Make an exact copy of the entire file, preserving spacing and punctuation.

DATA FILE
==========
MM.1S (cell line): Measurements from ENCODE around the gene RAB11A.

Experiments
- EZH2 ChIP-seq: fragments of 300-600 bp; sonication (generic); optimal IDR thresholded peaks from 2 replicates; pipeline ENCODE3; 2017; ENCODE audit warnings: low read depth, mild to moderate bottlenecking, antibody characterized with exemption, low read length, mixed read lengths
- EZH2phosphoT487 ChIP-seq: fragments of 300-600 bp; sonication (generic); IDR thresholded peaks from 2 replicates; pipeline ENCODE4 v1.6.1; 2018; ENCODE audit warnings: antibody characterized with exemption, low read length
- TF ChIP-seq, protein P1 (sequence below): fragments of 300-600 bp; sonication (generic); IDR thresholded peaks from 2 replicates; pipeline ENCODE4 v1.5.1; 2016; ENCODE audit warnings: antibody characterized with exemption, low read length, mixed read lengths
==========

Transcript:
MM.1S (cell line): Measurements from ENCODE around the gene RAB11A.

Experiments
- EZH2 ChIP-seq: fragments of 300-600 bp; sonication (generic); optimal IDR thresholded peaks from 2 replicates; pipeline ENCODE3; 2017; ENCODE audit warnings: low read depth, mild to moderate bottlenecking, antibody characterized with exemption, low read length, mixed read lengths
- EZH2phosphoT487 ChIP-seq: fragments of 300-600 bp; sonication (generic); IDR thresholded peaks from 2 replicates; pipeline ENCODE4 v1.6.1; 2018; ENCODE audit warnings: antibody characterized with exemption, low read length
- TF ChIP-seq, protein P1 (sequence below): fragments of 300-600 bp; sonication (generic); IDR thresholded peaks from 2 replicates; pipeline ENCODE4 v1.5.1; 2016; ENCODE audit warnings: antibody characterized with exemption, low read length, mixed read lengths